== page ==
“Attach your oxygen mask first before anyone else’s.”
Last Tuesday felt like the ultimate gut punch. Against my better judgment and what I thought was human decency, the majority* of people who voted elected a narcissistic, bigoted, misogynist who was endorsed by the KKK.
I have listened to many, many people expressing their fears about what will happen under his presidency. It’s my fervent hope that none of these things will come to pass, but I’m not waiting to see what will happen, and I’m not keeping an open mind. Oh hell no. I’m preparing for the worst. I’m gonna fight with everything that I can.
In the midst of the swirl and anger, grief and panic, I was reminded about self-care from my own support network. Election night I was so anxious, I never ate dinner. It’s very unlike me to not eat a meal. By 9:00 p.m. I felt awful and I realized it might not just be due to the results. I got some food, something I could stomach, and it helped take the edge off.
So I want to talk about taking action and self-care. I know a lot of you are having a difficult time, and these are basic things you can do that will help as you prepare.
- Eat real food, if you can.
- Exercise, move your body in some way to tire yourself out and work off excess energy.
- Water. Water is transformative and mood-alerting. If you can’t swim (which takes care of the activity piece AND helps regulate your breathing), take a bath, a shower, or even just splash water on your face.
- If you take medication, take it. If you work with a therapist, keep working with them.
- Limit caffeine and alcohol if you are feeling anxious and/or depressed. Both will just make you feel worse.
- It’s okay to limit your involvement with social media, take breaks, or stop reading it altogether. Social media is fueled by outrage. Your friends are still going to care about you.
- Get hugs. Humans need physical touch for mental health and resilience. If there aren’t people you feel comfortable asking for hugs from, see if you can get a massage, or even a pedicure or manicure.
- Get out in nature. If you live in a city, go to a park. Look at the trees. Look at the sky.
- If you are having trouble falling asleep, here’s a little technique I learned. It gives you just enough to distract you while boring you to sleep. Count from 1 to 5, with each count being on the inhale or exhale. So: one – inhale, two – exhale, 3 inhale, 4 – exhale, 5 – inhale, 4 – exhale, 3 – inhale, 2 – exhale, 1 – inhale. Wash, rinse, repeat until you fall asleep.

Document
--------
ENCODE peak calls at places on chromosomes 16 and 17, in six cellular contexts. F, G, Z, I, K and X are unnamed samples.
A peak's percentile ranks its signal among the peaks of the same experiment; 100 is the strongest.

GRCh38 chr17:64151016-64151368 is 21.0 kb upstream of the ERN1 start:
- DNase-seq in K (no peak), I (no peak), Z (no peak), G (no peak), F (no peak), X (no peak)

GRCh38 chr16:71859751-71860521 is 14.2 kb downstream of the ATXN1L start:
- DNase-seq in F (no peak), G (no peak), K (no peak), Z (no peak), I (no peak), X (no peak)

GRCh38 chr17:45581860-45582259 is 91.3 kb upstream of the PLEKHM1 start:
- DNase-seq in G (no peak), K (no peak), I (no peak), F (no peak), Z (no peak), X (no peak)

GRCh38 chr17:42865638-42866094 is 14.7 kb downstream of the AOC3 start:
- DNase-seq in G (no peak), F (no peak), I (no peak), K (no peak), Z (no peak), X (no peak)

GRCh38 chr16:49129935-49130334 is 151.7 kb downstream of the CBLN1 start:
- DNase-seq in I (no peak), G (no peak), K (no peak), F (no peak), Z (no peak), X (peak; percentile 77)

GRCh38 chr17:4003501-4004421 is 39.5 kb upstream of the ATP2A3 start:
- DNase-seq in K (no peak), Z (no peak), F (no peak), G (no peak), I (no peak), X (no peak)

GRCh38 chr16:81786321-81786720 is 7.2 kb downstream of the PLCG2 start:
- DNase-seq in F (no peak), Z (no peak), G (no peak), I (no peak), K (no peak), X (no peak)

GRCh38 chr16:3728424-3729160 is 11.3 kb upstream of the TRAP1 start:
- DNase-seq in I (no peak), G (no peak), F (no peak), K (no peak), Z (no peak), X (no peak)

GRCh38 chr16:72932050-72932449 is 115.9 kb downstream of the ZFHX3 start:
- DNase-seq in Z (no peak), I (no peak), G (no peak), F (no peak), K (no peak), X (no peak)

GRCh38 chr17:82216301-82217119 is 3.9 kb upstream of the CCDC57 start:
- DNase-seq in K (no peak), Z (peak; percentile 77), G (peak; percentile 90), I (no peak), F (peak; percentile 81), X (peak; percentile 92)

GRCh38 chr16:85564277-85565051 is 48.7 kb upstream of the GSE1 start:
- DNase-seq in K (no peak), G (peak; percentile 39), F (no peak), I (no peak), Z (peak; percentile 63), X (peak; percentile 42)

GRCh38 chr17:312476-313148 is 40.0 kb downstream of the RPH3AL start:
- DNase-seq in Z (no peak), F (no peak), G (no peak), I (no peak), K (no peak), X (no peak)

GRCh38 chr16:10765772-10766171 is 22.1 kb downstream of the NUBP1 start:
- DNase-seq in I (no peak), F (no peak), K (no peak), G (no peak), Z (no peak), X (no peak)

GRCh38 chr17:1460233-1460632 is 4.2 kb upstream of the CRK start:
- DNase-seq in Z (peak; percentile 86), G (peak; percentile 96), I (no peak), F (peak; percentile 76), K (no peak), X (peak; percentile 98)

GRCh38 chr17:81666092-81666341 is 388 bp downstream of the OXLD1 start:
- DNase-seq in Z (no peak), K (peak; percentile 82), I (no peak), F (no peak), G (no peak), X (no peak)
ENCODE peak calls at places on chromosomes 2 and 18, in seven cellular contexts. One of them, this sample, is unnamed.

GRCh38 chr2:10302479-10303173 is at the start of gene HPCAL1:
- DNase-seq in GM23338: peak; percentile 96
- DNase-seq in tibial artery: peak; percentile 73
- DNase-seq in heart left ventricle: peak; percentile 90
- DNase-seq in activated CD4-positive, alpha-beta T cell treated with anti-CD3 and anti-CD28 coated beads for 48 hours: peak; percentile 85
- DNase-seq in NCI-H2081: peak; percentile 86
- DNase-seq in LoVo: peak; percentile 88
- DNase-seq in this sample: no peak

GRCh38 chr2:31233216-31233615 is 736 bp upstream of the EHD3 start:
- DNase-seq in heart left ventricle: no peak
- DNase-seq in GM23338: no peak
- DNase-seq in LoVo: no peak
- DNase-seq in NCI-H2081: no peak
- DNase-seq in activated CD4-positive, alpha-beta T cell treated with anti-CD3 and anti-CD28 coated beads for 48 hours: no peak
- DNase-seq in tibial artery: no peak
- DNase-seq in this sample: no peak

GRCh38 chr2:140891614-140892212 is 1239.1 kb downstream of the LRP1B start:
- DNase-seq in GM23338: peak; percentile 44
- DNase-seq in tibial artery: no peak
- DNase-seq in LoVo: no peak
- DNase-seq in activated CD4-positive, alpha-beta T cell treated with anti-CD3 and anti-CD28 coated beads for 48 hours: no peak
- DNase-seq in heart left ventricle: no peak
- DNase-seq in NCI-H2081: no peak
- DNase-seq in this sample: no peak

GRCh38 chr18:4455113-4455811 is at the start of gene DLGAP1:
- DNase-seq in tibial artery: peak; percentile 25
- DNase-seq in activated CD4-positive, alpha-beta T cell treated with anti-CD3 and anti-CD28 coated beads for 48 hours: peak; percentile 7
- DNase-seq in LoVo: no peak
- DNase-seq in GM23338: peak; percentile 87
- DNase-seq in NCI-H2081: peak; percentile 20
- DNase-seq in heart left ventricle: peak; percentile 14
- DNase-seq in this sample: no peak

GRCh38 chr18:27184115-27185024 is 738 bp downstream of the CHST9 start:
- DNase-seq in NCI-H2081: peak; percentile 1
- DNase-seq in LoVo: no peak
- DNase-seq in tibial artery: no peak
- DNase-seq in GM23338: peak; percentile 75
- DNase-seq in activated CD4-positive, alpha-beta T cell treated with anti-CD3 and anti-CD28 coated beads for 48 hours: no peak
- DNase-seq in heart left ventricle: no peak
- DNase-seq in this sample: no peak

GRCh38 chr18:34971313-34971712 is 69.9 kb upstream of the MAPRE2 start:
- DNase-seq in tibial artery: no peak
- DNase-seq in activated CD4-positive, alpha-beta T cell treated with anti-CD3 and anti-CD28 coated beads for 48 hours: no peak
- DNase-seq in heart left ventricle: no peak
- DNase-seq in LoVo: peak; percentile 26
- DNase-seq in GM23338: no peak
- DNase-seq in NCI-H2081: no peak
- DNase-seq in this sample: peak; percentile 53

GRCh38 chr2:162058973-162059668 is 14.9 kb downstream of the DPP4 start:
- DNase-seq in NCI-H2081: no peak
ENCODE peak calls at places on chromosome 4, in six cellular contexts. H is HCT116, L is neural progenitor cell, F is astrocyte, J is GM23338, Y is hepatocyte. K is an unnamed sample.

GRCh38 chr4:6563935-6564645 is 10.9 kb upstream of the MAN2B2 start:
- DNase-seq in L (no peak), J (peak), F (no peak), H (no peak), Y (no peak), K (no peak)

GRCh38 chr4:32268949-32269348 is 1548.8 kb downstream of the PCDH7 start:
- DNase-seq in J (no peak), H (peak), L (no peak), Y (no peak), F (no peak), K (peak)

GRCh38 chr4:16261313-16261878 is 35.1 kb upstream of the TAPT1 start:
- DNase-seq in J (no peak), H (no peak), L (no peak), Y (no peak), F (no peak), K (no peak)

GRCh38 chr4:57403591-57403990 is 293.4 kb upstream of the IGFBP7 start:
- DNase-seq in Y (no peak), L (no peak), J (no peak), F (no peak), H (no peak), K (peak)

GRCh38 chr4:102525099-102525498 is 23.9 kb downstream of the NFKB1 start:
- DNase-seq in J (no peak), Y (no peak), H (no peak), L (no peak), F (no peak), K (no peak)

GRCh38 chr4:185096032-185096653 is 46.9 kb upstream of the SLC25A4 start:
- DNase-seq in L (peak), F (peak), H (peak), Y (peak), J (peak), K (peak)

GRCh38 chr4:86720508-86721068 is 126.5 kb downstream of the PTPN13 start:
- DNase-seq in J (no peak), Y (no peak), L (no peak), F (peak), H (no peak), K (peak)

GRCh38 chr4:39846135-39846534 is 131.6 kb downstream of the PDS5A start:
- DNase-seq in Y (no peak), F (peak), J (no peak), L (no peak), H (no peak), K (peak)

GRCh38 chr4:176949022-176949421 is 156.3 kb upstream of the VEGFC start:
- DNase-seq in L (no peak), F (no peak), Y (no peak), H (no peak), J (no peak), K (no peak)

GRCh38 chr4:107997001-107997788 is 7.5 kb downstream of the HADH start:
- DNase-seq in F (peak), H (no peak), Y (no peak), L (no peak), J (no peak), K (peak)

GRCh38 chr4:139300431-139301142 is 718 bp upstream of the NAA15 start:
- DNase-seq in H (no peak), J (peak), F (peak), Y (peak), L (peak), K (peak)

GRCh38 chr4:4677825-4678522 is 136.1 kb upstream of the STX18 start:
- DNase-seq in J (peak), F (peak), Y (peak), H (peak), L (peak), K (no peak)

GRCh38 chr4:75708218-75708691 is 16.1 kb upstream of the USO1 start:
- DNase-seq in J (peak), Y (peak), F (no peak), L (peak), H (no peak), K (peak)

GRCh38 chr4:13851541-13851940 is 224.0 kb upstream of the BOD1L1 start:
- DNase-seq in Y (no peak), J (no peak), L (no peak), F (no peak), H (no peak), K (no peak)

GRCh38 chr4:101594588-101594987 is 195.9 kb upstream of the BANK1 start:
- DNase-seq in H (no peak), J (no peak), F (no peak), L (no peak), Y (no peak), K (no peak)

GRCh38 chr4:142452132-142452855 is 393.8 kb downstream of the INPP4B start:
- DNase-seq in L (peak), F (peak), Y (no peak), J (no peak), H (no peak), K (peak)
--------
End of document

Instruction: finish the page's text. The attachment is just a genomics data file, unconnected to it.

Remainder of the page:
- Do the things that fuel you – whether that is art, writing, music, organized sports … you have something you are passionate. Don’t give that up. That is what makes life worth living.
- After you’ve done those things, figure out how you want to get involved. Here are a few resources:
- Here’s an amazing collection of bystander intervention and deescalation resources
- My friend Beth has committed to doing one action a day. Knowing I can do one thing a day makes this whole elephant a lot more digestible. Not to mention knowing there are other people doing things.
- The most effective way to contact your elected officials is to call. You can look up your elected officials on Common Cause. Beth did a better job rounding up the lookup tools.
- Consider supporting journalism. The New York Times, Washington Post, The Atlantic, or Mother Jones are a few options.
- National non-profits are awesome, like ACLU, Planned Parenthood and Southern Poverty Law Center. Check out orgs that are in your area. They are on the ground and can give the most appropriate and direct help to affected populations. For Seattle, I have identified: Legal Voice, ReWa – works with refugee women, Pride Foundation grants scholarships to LGBT students in the PNW, NW Immigrant Rights Project, International Rescue Committee has an office in Seattle, Capitol Hill Housing, and Solid Ground. See if your employer will match, to make your donation go even farther.
Take care of yourselves, find ways to get involved, rest, and reach out to your communities. You are not alone, not by a long shot, and together we WILL make a difference.
*I’m acknowledging voter suppression, gerrymandering, and the 50% of eligible voters who for whatever reason didn’t vote. So really, less than 25% of eligible voters, which is NOT a majority.